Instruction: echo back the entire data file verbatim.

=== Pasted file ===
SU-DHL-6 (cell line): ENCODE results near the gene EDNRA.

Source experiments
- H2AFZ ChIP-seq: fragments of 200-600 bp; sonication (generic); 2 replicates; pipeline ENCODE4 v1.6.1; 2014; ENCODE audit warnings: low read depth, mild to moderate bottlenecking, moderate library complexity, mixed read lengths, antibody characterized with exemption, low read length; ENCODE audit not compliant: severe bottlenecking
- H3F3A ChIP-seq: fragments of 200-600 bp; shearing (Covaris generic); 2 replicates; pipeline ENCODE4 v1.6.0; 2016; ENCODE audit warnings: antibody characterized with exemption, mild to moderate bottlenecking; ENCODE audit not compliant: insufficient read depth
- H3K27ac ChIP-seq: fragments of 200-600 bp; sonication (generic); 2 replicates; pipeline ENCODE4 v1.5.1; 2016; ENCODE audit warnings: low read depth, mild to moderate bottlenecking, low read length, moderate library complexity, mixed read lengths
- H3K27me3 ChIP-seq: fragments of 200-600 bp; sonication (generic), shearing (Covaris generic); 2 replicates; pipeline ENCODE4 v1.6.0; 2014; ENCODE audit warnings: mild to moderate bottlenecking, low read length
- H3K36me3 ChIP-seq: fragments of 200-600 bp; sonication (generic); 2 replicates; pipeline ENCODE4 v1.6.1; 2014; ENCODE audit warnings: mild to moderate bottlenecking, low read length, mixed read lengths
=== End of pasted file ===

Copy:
SU-DHL-6 (cell line): ENCODE results near the gene EDNRA.

Source experiments
- H2AFZ ChIP-seq: fragments of 200-600 bp; sonication (generic); 2 replicates; pipeline ENCODE4 v1.6.1; 2014; ENCODE audit warnings: low read depth, mild to moderate bottlenecking, moderate library complexity, mixed read lengths, antibody characterized with exemption, low read length; ENCODE audit not compliant: severe bottlenecking
- H3F3A ChIP-seq: fragments of 200-600 bp; shearing (Covaris generic); 2 replicates; pipeline ENCODE4 v1.6.0; 2016; ENCODE audit warnings: antibody characterized with exemption, mild to moderate bottlenecking; ENCODE audit not compliant: insufficient read depth
- H3K27ac ChIP-seq: fragments of 200-600 bp; sonication (generic); 2 replicates; pipeline ENCODE4 v1.5.1; 2016; ENCODE audit warnings: low read depth, mild to moderate bottlenecking, low read length, moderate library complexity, mixed read lengths
- H3K27me3 ChIP-seq: fragments of 200-600 bp; sonication (generic), shearing (Covaris generic); 2 replicates; pipeline ENCODE4 v1.6.0; 2014; ENCODE audit warnings: mild to moderate bottlenecking, low read length
- H3K36me3 ChIP-seq: fragments of 200-600 bp; sonication (generic); 2 replicates; pipeline ENCODE4 v1.6.1; 2014; ENCODE audit warnings: mild to moderate bottlenecking, low read length, mixed read lengths